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Brunei
Tuesday, November 29, 2022
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Brunei
Tuesday, November 29, 2022
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    UK will need to cut 200,000 jobs to avoid debt spiral

    THE STAR – The United Kingdom (UK) needs to cut 200,000 government jobs over the next couple of years to avoid adding billions to the national debt, according to the Institute for Fiscal Studies.

    Public-sector wages are on track to increase five per cent this year, around half the current rate of inflation but higher than budgeted when spending plans were drawn up in 2021.

    Simply to pay for those awards without increasing borrowing, the government will need to find GBP5 billion of savings this year alone, the think tank said.

    The analysis underscored the challenge Chancellor of the Exchequer Kwasi Kwarteng faces to keep the public finances under control without reversing any more of his tax-cutting pledges.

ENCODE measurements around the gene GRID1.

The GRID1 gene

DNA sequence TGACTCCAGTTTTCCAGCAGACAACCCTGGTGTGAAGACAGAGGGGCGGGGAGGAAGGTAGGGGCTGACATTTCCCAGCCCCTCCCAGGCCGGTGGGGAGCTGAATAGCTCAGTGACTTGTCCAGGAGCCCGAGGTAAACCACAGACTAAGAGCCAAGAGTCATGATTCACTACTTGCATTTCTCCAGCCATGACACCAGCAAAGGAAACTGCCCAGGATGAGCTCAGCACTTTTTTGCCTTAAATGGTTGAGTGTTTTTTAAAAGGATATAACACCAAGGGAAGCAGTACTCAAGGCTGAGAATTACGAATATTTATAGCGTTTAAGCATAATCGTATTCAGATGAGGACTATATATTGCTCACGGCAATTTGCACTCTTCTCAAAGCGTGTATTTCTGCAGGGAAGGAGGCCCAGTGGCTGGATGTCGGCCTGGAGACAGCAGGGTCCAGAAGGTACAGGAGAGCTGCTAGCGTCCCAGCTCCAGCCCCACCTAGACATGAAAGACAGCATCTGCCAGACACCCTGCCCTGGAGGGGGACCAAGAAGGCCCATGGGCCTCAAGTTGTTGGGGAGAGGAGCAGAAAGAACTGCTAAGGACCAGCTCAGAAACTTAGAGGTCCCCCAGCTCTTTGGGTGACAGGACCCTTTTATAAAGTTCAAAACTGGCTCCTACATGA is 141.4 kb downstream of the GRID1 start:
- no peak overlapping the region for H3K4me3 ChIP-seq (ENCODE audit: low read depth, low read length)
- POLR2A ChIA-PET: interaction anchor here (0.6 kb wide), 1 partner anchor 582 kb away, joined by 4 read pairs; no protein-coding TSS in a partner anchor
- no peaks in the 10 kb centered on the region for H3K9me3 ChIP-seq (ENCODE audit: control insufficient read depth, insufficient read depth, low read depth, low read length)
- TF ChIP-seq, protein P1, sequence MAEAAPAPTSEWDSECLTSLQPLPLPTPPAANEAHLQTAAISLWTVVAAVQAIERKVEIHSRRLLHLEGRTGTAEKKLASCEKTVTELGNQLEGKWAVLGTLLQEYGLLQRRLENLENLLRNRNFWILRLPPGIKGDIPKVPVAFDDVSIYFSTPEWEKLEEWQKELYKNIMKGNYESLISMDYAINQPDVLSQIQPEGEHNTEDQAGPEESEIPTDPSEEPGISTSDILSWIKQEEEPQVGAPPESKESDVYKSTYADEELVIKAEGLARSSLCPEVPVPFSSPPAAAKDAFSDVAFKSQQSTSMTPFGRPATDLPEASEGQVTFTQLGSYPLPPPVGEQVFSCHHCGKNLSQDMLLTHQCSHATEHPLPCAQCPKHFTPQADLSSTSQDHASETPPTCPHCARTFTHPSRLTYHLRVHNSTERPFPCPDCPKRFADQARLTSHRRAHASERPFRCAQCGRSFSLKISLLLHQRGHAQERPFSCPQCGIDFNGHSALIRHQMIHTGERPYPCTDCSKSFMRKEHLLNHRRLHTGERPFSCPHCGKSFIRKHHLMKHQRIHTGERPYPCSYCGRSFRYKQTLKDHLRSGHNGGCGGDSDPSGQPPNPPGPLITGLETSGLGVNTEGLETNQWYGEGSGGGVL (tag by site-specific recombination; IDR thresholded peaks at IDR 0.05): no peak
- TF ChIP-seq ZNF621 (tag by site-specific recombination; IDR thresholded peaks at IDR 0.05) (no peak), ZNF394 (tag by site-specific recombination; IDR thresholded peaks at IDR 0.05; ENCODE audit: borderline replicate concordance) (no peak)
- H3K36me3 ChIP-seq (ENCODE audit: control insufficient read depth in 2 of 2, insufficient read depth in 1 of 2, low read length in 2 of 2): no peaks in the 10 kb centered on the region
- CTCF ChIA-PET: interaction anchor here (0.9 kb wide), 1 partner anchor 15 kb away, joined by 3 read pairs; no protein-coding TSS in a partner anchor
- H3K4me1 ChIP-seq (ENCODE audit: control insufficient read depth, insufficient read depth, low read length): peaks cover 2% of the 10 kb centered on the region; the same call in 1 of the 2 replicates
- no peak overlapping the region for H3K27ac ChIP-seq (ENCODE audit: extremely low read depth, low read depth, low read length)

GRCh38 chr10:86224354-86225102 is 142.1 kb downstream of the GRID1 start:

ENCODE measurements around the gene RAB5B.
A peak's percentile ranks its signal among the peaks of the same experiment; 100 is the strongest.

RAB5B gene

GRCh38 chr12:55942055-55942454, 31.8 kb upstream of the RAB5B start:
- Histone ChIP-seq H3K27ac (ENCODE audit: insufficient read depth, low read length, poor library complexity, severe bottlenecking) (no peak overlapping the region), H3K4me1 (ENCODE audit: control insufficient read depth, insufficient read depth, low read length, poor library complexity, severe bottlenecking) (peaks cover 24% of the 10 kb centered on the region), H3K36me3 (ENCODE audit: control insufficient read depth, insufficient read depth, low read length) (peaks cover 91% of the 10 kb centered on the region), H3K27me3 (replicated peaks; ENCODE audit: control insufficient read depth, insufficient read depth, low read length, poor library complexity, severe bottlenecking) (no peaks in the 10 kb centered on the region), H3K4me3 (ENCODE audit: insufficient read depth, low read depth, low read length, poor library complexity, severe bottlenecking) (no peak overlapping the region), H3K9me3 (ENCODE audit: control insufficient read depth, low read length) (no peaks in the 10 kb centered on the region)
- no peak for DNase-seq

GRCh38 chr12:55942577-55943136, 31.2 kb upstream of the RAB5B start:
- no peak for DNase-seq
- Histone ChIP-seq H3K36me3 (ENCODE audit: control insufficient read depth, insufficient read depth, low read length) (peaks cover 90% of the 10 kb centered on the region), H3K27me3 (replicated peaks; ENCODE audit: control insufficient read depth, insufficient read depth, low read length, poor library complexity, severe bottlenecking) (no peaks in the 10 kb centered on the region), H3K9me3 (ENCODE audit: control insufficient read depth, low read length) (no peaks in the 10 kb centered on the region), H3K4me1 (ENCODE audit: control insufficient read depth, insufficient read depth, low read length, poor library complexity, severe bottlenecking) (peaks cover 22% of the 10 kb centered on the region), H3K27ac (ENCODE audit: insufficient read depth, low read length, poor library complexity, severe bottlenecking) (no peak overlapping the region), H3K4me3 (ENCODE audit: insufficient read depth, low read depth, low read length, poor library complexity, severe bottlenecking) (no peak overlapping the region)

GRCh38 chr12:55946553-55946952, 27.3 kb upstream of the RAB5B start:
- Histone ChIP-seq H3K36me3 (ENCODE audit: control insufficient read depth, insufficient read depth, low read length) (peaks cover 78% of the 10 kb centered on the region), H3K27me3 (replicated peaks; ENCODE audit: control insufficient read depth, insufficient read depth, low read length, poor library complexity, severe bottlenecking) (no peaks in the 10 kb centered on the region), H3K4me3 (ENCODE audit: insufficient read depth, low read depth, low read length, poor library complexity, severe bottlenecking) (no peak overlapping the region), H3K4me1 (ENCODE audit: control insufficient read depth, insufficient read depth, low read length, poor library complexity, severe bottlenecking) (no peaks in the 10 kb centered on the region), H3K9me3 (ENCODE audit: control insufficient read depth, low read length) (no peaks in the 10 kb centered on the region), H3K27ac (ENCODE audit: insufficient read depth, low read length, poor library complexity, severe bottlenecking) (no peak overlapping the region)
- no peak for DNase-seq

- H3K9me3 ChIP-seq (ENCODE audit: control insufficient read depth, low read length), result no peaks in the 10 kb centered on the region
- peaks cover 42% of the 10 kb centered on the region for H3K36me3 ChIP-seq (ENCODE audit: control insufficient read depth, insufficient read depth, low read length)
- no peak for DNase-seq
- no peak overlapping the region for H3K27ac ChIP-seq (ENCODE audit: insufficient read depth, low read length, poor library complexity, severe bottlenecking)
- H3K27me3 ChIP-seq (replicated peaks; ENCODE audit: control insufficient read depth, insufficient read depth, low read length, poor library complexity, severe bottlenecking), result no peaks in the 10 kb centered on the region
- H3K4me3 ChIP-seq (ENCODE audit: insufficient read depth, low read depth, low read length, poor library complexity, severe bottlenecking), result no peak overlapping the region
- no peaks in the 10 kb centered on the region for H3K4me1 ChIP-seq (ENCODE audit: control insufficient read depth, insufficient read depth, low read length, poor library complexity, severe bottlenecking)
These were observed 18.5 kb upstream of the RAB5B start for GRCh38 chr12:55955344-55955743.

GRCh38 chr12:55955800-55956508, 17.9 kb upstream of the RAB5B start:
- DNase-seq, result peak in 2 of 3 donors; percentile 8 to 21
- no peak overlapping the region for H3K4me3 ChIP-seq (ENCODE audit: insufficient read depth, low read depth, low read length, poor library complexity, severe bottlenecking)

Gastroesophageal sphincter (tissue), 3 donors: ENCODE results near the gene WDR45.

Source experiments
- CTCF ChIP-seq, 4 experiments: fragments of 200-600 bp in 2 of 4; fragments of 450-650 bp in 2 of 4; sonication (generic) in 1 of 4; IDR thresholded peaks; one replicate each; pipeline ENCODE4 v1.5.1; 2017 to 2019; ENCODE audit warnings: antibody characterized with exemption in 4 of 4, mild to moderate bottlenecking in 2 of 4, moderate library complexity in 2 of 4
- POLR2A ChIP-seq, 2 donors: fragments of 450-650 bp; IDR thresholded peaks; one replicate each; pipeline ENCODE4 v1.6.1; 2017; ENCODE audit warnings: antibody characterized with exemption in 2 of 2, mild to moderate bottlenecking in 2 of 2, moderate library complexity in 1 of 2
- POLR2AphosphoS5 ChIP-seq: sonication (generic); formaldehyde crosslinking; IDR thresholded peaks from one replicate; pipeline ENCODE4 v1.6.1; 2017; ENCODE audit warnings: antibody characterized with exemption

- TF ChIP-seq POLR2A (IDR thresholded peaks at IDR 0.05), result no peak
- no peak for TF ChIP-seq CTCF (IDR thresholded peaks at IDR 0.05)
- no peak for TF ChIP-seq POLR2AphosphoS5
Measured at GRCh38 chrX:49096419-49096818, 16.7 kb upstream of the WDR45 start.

Pressure is coming not just from his tax giveaways but also from higher spending, complicating any plan to stabilise debt as a share of gross domestic product.

    If pay increases with inflation in 2023, the government would need to cut another 100,000 jobs to keep the bill in check. PHOTO: THE STAR

    Last month, Kwarteng announced a GBP45 billion tax stimulus that sent the markets into a tailspin on concerns that borrowing would spiral out of control.

    On November 23, he plans to unveil a full fiscal plan with a forecast from the Office for Budget Responsibility that will incorporate government policies and the impact of changes to the economic outlook.

    The Treasury may bring the date forward. The Institute for Fiscal Studies said about 100,000 job cuts this year would ensure the overall wage bill was unchanged, and avoid cuts elsewhere in departments.

    If pay increases with inflation in 2023, the government would need to cut another 100,000 jobs to keep the bill in check.

    Departments have been told to find internal “efficiencies,” which is often seen as code for job cuts. There is a potential opportunity as the public-sector workforce grew by 250,000 over the pandemic to around 5.5 million.

    The government is already pushing through plans to cut around a fifth of the 500,000-strong civil service, those who work directly for the government.

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